The addition of 134,000 jobs in September and the reduction in the unemployment rate to 3.7% is good news for the housing market, despite coming in weaker than had been expected.
For homebuyers, a rise in average wage growth of almost 3%, helps to offset the rise in mortgage rates which has weakened affordability.
First American chief economist Mark Fleming calculates that an estimated 2.9% annual rise in household income makes a big difference to homebuying power.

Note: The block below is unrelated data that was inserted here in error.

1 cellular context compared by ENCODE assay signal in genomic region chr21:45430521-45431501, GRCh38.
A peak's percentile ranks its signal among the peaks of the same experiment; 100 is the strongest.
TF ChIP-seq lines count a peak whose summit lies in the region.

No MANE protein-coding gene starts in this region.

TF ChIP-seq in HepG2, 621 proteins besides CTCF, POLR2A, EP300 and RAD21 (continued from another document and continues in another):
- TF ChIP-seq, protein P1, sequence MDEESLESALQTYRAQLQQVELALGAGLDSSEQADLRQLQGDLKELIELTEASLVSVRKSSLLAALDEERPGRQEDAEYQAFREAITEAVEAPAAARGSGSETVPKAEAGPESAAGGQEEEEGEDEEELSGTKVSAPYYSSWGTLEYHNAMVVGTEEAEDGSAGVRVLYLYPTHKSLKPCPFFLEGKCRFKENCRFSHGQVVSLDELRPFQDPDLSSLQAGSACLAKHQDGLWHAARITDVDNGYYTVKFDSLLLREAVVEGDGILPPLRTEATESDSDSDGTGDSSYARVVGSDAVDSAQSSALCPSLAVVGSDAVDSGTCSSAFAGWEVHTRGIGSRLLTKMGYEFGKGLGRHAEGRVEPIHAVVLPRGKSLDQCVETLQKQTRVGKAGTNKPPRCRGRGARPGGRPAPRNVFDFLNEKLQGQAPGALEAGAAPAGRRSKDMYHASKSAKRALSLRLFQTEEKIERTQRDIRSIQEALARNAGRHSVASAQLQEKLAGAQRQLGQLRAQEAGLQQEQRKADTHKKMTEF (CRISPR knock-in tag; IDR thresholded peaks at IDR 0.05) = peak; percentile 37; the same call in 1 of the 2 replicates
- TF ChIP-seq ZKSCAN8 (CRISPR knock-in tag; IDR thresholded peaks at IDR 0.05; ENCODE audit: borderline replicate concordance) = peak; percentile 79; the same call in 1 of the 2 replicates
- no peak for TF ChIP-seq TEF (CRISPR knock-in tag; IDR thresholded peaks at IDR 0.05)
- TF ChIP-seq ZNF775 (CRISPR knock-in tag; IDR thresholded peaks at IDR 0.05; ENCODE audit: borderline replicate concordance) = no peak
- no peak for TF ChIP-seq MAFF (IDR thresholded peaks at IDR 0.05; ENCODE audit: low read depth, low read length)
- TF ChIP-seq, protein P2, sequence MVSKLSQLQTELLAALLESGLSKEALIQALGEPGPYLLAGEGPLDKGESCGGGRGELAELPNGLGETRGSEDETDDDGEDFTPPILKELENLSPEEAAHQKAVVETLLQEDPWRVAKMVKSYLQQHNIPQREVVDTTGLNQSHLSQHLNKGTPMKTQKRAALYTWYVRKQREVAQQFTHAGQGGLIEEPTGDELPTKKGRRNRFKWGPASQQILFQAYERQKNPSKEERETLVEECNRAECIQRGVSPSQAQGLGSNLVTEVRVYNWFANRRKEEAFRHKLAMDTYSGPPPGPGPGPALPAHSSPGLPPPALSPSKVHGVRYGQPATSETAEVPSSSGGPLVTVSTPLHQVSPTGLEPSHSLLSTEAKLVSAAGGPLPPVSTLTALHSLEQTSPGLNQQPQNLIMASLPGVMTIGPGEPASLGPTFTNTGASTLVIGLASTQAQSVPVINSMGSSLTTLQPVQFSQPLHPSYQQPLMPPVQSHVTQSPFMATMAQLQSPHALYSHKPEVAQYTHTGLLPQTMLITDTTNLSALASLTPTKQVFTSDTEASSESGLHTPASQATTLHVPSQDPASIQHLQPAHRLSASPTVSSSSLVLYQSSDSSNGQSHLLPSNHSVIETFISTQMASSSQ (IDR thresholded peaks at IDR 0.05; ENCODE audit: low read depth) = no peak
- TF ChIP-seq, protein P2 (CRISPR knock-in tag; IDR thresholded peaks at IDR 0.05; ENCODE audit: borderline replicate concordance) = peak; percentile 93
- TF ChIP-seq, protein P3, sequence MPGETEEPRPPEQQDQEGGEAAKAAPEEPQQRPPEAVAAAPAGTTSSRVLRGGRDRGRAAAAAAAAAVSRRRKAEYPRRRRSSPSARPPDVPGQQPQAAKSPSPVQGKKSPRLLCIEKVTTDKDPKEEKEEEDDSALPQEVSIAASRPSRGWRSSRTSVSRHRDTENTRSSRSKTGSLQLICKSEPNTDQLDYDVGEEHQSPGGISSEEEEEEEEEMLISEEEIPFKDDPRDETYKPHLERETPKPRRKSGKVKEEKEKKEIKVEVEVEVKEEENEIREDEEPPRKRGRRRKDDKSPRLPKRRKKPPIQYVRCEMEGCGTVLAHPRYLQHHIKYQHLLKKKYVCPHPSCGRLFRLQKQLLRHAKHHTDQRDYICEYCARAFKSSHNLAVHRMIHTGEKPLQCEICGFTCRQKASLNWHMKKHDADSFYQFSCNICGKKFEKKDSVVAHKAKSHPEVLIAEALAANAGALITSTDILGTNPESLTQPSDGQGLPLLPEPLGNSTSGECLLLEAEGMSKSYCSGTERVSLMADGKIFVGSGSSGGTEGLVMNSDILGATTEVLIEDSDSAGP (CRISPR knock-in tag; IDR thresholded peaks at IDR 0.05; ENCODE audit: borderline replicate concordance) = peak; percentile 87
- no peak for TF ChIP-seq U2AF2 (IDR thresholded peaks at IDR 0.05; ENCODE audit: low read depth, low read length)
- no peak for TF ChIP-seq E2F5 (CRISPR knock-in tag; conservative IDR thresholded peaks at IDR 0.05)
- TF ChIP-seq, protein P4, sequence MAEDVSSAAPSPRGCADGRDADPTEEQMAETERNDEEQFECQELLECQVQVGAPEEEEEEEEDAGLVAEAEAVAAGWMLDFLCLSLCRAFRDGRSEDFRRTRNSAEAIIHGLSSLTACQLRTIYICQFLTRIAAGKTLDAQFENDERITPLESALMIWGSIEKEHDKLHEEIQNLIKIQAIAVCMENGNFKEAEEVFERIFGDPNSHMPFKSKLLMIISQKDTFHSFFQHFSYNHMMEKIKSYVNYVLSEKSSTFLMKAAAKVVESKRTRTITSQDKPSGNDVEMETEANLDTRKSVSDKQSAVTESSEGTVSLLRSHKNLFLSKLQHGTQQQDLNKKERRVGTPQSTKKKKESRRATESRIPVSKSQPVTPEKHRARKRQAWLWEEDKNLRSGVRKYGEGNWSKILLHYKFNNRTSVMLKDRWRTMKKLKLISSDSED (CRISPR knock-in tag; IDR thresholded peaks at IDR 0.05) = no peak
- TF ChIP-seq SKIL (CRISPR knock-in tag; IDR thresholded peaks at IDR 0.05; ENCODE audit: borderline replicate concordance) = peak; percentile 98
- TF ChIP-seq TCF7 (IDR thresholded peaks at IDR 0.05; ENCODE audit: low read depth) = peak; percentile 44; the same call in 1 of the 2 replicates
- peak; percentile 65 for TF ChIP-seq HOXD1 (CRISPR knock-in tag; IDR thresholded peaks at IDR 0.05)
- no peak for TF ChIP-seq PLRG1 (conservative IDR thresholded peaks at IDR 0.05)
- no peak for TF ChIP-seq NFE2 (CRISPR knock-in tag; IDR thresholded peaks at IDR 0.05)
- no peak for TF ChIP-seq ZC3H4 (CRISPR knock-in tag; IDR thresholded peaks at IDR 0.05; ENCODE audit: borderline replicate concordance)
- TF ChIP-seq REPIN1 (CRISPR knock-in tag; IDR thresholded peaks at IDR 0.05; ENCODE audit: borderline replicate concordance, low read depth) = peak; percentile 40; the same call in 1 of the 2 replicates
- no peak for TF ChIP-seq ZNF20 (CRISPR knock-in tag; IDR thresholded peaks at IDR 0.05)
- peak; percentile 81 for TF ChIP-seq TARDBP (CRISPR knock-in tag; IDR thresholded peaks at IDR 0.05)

“In September, consumer house-buying power declined by $28,000, 7.4%, compared to a year ago. If household income had not increased compared to a year ago, the increase in mortgage rates would have reduced consumer house-buying power by $38,000. Rising household income offset the impact of higher cost mortgages by $10,000,” he said.
The Bureau of Labor Statistics data also shows that there were 23,000 more construction workers in the month with a 315,000 increase over the past 12 months; although the stats do not break down how many of these are in home construction.
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